The New Inflationists

Image: Carole Raddato/Wikimedia

“Fed Up” is the name of a progressive initiative that describes itself as a coalition of “community-based organizations, labor unions, policy experts, and faith leaders…united in our call for a strong economy that works for everybody and a more transparent and democratic Federal Reserve." Its main organizer is the Center for Popular Democracy, with support from the AFL-CIO, and the Economic Policy Institute, among others.

Fed Up has two main causes. First, it raises an important issue when it questions the current governance structure of the regional Federal Reserve Banks. Ironically, while it calls for greater diversity of backgrounds among FRB directors, Fed Up never seems to notice that FRB presidents are today the main source of diversity of thinking on the Federal Open Market Committee. Between 1995 and 2013, Dan Thornton and David Wheelock have found, “there were just two dissents by governors compared with 67 by presidents.” Since 2006 there have been zero dissents by members of the Board of Governors.

Fed Up secondly offers advice to the Federal Open Market Committee, the monetary policy body whose voting members consist of the Board of Governors plus a rotating subset of Reserve Bank presidents. It urges the FOMC to pursue a secularly more expansionary monetary policy, in the erroneous hope that this would bring greater prosperity to workers. In its wishful view “The Fed should target real wage growth that is higher than economy-wide productivity growth, in order to combat inequality and boost workers’ share of income.”

To say that “the Fed should” do x is to imply that the Fed can do x. Regrettably, however, the Fed has no policy tool with which to target real wage growth. Nor does any agency have a tool to raise real wage growth above productivity growth. The Fed can print money faster, which generates higher inflation, but this does not sustainably increase real wages or employment. The Fed cannot improve the productivity or demand for labor by generating 4% or 5% rather than 2% inflation in the long run. (Raising inflation even further to double digits would clearly harm workers by deranging economic coordination).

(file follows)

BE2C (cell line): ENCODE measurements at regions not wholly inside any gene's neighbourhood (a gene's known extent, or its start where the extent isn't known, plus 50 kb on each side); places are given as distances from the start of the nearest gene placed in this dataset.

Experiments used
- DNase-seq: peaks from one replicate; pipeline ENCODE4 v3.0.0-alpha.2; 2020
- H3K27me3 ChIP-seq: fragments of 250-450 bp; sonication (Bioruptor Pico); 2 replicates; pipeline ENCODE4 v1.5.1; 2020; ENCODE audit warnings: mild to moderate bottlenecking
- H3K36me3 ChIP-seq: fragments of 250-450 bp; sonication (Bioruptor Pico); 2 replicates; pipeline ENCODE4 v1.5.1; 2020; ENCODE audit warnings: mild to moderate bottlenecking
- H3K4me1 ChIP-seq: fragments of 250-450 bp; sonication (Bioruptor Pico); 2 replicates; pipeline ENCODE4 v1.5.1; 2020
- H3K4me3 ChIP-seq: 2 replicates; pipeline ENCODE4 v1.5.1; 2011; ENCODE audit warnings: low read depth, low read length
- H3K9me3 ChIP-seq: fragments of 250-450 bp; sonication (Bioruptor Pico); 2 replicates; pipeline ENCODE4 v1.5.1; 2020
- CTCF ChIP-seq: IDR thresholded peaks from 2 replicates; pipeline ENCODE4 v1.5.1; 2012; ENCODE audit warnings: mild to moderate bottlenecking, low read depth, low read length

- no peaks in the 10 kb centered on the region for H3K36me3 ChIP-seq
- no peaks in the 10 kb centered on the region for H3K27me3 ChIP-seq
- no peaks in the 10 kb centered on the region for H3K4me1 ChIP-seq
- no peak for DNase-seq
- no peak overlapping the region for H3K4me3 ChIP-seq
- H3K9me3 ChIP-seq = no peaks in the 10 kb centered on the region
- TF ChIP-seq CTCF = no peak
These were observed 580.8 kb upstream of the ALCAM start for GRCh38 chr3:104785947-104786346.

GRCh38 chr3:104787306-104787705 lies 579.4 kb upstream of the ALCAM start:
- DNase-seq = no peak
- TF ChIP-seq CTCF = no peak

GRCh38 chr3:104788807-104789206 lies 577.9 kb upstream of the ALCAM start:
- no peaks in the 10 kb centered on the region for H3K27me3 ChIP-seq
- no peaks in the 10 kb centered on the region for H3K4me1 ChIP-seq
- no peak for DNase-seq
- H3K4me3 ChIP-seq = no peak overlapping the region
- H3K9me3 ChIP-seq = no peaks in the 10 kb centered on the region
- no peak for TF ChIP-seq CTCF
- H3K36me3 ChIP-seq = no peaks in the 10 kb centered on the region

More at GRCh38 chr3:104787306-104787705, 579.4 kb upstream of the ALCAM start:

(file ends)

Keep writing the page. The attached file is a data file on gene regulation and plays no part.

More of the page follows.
Nor does faster money growth sustainably lower the real interest rate. It is an elementary proposition of monetary theory that the real interest rate is independent of monetary policy in the long run. Faster money growth only raises inflation and thereby the nominal interest rate, which is determined by the real interest rate plus the expected inflation rate. For the Fed to secure lower nominal interest rates in the long run it must lower the inflation rate, and so must pursue a less expansionary monetary policy.

In June, Fed Up organized and published a letter calling on the Fed to commit explicitly to higher inflation by raising its official inflation target above the current 2% rate. Twenty-two professional economists signed the letter, including Nobel laureate Joseph Stiglitz; former Minneapolis Fed President Narayana Kocherlakota; and several former Obama administration economists. Prominent academic signers included Justin Wolfers, Laurence Ball, and Brad DeLong. The letter can be read in its entirety here.